Sun Dec 30th, 2007 at 01:01:55 PM EST
Or why I finally lost patience with Dawkins, et al.
A key point - based on a comment made by asdf - which I think is worth bringing out more, because it's not just a footnote, it's the main event.
This is a very sketchy bullet-point diary, but I think it's worth bringing out these ideas because they matter to anyone who's planning a long term campaign for more civilised values.
People need community, and the religions have a huge reproductive (as it were...) advantage because that's what they really provide.
Religious people aren't really defensive about dogma, or evangelical about dogma, no matter how much it seems otherwise. What they're really defensive about is their community and tribe.
So a debate about evolution (or whatever) is really a debate about people they know whom they ay have grown up with, and whom they probably consider family. A debate about whether or not the bible makes any sense at all is really a comment on people whom they see weekly, and perhaps daily. It's also an attack on their identity within their community, because they gain status and security by identifying with the aims and symbols of that community.
Unfortunately for many religions, the communities they create are dysfunctional - abusive, controlling, disconnected from reality, maintained by rage against outsiders, and full of implied personal and social stresses. This means that it's only possible to belong to the community by making huge sacrifices in personal and emotional freedom.
Why does this happen? Because luke-warm religions don't inspire anyone, and soon spiral towards extinction. (q.v the Church of England in the UK, which is a horrible patchwork of middling muddled social tradition and very vague humanitarianism which is very unlikely to survive another century.)
Religions which create buy-in - as the marketing people like to say - are far more compelling than ones that don't. And one of the most powerful kinds of buy-in is shared experience and the sense of belonging to something greater with a destiny to work out. This means religions need to be passionate and reactive and not particularly rational.
Of course the truth is that many spiritual and religious communities seem to be run by cynics, or people with personality disorders.
Even so - when life outside is so alienating, it's often more comfortable to belong to something, no matter how nonsensical, than not. Especially if it's been with you since birth. Reinventing yourself from a background with that kind of pull requires a rare degree of independence.
This is a huge problem for secular humanists. We have nothing to offer that's even remotely comparable, because even if we did organise skiing trips and sex education (which most likely wouldn't be allowed anyway) it's difficult to see how this would inspire that passionate sense of belonging and participation.
This is exactly where rationalists like Dawkins et al. miss the point. Their faith (sic) tells them that attacking the beliefs which bind these communities in intellectual terms will persuade believers to change their minds.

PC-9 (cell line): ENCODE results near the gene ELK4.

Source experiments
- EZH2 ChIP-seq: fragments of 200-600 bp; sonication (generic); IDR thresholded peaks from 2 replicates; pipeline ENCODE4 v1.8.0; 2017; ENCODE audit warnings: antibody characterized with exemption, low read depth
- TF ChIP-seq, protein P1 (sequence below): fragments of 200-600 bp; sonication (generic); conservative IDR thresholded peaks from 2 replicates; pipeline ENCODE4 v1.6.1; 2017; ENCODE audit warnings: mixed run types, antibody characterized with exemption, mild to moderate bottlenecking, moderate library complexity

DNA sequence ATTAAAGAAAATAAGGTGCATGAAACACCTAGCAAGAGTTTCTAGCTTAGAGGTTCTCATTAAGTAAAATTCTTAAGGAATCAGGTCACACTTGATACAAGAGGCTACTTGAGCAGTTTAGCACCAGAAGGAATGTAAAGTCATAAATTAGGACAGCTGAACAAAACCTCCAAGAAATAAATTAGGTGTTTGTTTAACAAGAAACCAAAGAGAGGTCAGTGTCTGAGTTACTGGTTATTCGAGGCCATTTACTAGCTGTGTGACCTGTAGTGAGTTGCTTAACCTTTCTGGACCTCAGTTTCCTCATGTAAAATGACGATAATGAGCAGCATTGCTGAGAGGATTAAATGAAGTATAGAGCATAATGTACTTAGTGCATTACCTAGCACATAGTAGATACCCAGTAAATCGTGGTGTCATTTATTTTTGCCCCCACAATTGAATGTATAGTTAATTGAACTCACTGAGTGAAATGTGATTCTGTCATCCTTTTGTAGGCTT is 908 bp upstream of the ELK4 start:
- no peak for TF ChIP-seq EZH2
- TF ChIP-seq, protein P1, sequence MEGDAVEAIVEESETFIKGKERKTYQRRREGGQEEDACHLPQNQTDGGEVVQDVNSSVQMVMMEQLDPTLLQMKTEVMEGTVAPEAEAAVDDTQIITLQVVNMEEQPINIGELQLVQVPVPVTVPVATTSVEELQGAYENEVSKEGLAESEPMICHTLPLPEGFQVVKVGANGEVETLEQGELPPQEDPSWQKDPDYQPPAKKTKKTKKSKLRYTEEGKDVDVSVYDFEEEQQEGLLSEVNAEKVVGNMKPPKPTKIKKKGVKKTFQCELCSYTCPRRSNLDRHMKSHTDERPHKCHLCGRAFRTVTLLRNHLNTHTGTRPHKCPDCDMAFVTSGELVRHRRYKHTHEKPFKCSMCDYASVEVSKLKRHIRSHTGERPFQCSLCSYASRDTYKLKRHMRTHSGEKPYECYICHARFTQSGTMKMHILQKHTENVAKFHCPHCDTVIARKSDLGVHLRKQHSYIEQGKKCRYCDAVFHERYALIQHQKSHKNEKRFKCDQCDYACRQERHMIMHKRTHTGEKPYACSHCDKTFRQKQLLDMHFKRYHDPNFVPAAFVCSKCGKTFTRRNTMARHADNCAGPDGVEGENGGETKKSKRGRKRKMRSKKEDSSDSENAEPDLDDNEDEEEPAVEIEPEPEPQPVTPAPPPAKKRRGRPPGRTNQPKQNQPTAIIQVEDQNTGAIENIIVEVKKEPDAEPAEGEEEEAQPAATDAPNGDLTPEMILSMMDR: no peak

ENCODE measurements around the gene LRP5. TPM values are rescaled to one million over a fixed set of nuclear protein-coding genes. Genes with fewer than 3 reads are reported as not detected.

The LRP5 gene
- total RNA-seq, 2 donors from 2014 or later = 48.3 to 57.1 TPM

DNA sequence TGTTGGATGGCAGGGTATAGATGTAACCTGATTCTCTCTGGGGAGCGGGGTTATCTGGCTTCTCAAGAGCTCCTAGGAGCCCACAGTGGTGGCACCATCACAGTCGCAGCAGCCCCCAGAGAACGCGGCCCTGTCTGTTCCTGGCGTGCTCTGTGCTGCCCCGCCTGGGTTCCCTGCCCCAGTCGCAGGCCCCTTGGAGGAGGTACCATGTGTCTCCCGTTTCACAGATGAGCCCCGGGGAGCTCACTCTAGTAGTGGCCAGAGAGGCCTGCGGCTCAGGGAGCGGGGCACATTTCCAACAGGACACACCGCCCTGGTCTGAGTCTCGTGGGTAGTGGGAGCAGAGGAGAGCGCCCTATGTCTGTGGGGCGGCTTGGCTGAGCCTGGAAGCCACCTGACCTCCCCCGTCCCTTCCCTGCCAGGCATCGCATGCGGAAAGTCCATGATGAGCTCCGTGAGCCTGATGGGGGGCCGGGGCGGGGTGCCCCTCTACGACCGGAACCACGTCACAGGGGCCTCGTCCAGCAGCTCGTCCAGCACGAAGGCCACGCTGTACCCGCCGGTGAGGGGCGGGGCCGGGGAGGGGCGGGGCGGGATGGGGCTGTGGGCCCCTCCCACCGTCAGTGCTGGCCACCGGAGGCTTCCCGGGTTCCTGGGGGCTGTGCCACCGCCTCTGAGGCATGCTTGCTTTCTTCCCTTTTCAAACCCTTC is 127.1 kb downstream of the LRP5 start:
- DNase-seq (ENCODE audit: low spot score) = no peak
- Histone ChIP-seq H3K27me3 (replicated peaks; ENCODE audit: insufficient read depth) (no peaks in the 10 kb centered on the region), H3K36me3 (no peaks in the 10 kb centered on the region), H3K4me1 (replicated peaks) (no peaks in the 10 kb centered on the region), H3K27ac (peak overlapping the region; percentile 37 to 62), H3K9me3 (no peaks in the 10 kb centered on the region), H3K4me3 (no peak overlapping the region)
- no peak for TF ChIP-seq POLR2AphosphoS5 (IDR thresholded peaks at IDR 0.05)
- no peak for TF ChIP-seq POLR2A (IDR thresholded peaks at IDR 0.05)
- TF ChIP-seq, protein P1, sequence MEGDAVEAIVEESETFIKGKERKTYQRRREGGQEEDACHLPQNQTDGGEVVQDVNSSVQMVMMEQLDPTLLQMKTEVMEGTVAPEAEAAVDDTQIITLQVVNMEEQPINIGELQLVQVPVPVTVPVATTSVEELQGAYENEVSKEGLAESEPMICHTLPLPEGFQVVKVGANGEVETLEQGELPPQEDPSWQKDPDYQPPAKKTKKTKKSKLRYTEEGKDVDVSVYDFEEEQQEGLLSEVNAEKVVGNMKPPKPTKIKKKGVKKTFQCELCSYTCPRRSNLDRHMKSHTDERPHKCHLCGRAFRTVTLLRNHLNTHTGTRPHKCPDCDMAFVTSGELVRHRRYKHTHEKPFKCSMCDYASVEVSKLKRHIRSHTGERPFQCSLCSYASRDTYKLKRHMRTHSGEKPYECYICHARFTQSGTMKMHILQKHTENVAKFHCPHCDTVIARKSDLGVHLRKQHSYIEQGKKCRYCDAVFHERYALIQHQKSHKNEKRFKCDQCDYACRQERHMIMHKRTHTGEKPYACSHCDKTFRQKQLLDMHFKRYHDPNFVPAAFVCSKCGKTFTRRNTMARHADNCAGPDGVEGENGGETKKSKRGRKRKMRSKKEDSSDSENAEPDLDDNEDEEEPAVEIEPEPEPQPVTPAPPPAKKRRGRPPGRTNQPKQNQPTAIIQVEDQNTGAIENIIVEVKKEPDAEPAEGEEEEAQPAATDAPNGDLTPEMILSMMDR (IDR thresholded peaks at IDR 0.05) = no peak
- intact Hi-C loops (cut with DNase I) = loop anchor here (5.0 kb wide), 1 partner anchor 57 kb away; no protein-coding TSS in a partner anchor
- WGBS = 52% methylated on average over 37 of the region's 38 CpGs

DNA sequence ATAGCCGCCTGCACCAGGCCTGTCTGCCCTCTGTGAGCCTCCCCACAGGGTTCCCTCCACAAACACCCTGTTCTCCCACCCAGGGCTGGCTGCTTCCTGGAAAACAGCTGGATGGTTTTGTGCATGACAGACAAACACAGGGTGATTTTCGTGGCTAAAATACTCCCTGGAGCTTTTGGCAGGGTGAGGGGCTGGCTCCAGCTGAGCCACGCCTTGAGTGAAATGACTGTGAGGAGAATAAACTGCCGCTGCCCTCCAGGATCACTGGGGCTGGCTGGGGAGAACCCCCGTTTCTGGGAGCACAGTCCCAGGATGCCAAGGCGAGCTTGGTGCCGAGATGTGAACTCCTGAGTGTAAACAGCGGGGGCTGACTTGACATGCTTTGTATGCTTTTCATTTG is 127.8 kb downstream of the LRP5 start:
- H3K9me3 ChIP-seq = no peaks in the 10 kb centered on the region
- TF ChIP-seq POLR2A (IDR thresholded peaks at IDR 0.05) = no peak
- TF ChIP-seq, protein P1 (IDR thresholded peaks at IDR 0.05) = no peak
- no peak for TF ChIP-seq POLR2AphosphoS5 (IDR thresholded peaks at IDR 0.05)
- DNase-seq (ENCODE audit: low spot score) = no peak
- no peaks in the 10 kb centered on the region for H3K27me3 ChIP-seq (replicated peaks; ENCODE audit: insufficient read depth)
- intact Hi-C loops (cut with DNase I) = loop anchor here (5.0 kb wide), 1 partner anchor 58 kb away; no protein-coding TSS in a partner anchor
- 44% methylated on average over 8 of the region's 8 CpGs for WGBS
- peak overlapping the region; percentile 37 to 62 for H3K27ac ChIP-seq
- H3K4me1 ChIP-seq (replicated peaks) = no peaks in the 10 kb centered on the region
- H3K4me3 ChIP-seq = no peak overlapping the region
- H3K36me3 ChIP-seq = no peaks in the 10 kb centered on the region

This is never going to work, because the beliefs are just a convenient excuse. They don't make sense because they don't have to make sense. Making sense isn't what matters to believers - (certum est, quia impossibile) - it's about the feelings, not the ideas.
This is important for progressives, because any new progressive narrative has to inspire people to feel like they're an active part of it - not in a negative oppositional way, or in a shaming way, but in a welcoming way which gives people a sense of explicit inclusion.
The Left has been very bad at this, which seems to be one reason - among others - why so many wingers loathe libruls with such an intensity. The Left typically tries to make its point with a combination of rational argument and slightly superior guilt-tripping. But many people don't do rational argument at all, so all they see and feel are the guilt trips. Which is why we now have a substantial community of people who believe that anything politically correct - which is often shorthand for progressive ideals - is inherently bad.
But it's not all bad news. The wingers could - with some time and effort - be persuaded to belong to something else, if it's presented in the right kind of inclusive way.
It's belonging that will sell them on new ideals, and I think there's a real need for it at the moment. What made the old left influential was exactly this social element. People knew each other personally, and were willing to support each other personally. Marxism provided that sense of belonging and destiny, and - no matter how irrational it was, and how easily subverted - it created an influential movement which resulted in a social push-back.
Today one of the strangest things that has happened over the last decade or so is that civilised values have almost become a taboo. Treating people with civility and kindness, and without narcissistic get-ahead cynicism, is seen as some kind of shocking reversion to pre-Randian barbarian values.
As an exercise in social engineering, it's interesting to wonder what would happen if these elements could be blended to produce a narrative that included elements of belonging, solidarity, subversive civility, and progressive teleology packaged as destiny.